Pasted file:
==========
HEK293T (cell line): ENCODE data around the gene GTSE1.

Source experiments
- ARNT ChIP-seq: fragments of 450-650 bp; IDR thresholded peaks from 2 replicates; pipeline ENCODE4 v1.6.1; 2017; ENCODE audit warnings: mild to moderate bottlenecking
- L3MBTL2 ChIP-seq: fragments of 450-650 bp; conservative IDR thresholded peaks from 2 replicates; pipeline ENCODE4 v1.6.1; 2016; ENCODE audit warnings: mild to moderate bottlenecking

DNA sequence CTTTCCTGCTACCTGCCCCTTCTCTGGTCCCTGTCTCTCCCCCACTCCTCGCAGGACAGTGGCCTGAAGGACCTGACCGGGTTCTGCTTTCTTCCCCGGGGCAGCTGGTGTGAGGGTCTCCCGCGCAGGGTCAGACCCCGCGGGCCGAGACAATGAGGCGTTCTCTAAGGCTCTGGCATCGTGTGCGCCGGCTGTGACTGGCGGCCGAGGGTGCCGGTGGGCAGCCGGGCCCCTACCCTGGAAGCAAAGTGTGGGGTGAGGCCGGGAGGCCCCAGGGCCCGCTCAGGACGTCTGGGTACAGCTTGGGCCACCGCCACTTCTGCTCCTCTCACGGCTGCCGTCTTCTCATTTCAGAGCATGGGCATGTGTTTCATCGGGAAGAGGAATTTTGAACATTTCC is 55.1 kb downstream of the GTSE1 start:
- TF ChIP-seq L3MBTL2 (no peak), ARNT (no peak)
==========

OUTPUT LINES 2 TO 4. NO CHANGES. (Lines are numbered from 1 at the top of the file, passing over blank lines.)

Source experiments
- ARNT ChIP-seq: fragments of 450-650 bp; IDR thresholded peaks from 2 replicates; pipeline ENCODE4 v1.6.1; 2017; ENCODE audit warnings: mild to moderate bottlenecking
- L3MBTL2 ChIP-seq: fragments of 450-650 bp; conservative IDR thresholded peaks from 2 replicates; pipeline ENCODE4 v1.6.1; 2016; ENCODE audit warnings: mild to moderate bottlenecking